By Ollie Richardson for Fort Russ
18th May, 2016
During the daily US State Department briefing on the 17th May, 2016, Spokesperson John Kirby, who notoriously does not clarify or detail which groups exactly the US has influence over in Syria, had to use very vague vocabulary to say “we know our guys are fighting alongside Al Qaeda, but c’est la vie”.
He also states that there are only 2 groups who can be ‘legally’ bombed (ISIS and Al-Nusra), but how many groups are fighting in Syria exactly? If Wikipedia is to be believed, there are over 50 different groups, some being region specific. Some groups have officially declared loyalty to another another group:
|“Al Nusrah Front, Ahrar al Sham, Ajnad al Sham form anti-Russian alliance in Damascus countryside”|
The actual phrase Kirby uses in his briefing is “commingling”:
to mix or mingle together; combine.
So the US is unable to spot a convoy of Toyotas heading towards Mosul, but despite being aware of Takfiri groups blending together, nothing can be done, apparently. The US can train the Kurds and even deploy their own battalion, who even handed their weapons over to Al Nusra, but agreeing to place Jaish Al-Islam and Ahrar Al-Sham on the UN ‘terrorist group’ list (preventing this “commingling”) is just too darn difficult.
(7:50 in the video)
Well, I think just by dint of the kinds of strikes that have been done in the past in Syria, what we’ve seen certainly by the regime and also by the Russian military in the past, should be enough all by itself to indicate to those who would consider being persistent violators of the risk they’re putting themselves and their forces under.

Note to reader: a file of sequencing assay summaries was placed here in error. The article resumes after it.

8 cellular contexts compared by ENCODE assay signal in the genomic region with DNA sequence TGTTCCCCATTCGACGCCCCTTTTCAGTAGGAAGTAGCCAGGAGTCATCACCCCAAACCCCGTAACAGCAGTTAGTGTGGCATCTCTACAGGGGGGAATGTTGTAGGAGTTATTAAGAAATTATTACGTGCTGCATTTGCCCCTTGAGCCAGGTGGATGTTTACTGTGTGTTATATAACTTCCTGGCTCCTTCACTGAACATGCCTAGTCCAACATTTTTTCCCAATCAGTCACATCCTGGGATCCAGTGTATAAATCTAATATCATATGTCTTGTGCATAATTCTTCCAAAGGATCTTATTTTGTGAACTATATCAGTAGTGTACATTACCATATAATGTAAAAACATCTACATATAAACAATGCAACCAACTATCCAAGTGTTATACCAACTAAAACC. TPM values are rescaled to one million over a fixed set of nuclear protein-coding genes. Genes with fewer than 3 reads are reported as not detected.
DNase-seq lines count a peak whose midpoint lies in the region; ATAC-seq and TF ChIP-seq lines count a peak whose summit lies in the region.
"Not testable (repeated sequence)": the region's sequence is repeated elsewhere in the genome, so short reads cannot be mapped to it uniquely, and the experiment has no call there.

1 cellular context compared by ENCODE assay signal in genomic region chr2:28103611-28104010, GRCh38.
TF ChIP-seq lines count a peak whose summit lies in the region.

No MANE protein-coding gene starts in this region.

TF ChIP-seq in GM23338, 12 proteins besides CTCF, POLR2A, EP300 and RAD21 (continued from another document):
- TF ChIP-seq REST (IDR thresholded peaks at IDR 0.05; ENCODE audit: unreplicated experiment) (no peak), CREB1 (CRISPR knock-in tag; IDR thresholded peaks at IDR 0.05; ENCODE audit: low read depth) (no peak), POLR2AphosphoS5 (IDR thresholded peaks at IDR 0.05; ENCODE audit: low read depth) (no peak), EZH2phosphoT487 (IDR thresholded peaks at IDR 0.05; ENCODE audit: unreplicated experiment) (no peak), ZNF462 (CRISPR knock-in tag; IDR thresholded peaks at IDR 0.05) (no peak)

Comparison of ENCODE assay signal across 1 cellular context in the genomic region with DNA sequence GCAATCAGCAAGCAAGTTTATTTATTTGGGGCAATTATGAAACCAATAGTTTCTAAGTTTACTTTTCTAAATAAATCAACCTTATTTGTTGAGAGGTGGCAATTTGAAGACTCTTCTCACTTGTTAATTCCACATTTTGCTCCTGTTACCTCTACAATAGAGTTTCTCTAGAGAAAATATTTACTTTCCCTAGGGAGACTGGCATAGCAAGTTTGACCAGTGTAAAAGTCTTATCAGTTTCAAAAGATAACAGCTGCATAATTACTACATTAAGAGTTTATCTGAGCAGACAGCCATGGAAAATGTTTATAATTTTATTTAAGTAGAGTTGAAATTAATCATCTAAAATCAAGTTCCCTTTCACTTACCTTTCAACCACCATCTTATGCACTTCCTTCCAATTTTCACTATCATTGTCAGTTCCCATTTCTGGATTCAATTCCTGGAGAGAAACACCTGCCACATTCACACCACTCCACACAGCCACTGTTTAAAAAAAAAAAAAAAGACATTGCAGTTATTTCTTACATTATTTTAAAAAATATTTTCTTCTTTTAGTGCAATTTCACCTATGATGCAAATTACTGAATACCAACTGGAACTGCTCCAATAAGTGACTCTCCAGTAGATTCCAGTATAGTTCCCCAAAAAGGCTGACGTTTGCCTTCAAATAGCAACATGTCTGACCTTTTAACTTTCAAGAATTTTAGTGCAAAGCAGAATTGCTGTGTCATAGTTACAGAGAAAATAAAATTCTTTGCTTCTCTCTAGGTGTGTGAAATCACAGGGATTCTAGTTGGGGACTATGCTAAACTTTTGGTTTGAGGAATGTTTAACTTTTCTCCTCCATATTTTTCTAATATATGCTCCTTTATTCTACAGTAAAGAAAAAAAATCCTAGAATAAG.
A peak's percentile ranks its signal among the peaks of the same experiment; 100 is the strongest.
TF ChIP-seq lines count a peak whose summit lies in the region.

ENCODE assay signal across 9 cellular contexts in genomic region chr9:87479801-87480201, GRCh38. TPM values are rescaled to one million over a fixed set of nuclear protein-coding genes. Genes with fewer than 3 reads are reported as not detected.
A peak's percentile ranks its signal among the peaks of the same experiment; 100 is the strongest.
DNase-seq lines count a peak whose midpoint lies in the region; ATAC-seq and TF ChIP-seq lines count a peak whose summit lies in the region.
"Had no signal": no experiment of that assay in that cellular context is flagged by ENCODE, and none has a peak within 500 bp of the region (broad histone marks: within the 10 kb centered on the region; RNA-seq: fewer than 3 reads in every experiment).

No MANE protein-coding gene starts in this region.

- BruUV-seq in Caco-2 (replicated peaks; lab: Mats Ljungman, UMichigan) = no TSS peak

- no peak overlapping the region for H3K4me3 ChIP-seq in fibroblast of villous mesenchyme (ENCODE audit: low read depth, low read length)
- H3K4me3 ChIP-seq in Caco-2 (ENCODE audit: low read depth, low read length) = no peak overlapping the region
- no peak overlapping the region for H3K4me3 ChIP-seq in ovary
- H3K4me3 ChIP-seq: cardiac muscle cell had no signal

Again, I don’t want to try to get ahead of tactical decisions that haven’t been made yet. And obviously, the purpose for today’s discussion was to try to prevent that from ever happening, to make it clear that they do this at their own peril and that there’s going to be a limit to the international community’s patience for persistent and consistent violations of the cessation. But we have seen – we have seen times in the past when groups have put themselves at risk by some other activity, and if they need – I would find it surprising that they would need proof that that risk is real, given what we’ve seen happen in the past.
The other thing your question raises is the – and you may have seen it in the communique or in the Secretary’s discussion – is that we – and I’ve said it from the podium that we urge – we know there’s commingling happening, physical commingling. Some of that’s unavoidable, given the dynamic, fluid situations, and particularly in places like Aleppo. But the communique specifically calls attention to that and actively urges groups to avoid putting themselves in greater peril by putting themselves close to groups – in this case there’s still only two – that are not party to the cessation.
So again, I think today’s communique does provide more clarity, given what we’ve seen happen in the last several weeks, provides more clarity to the situation on the ground and to our expectations of all the parties who are actually on the ground and engaged.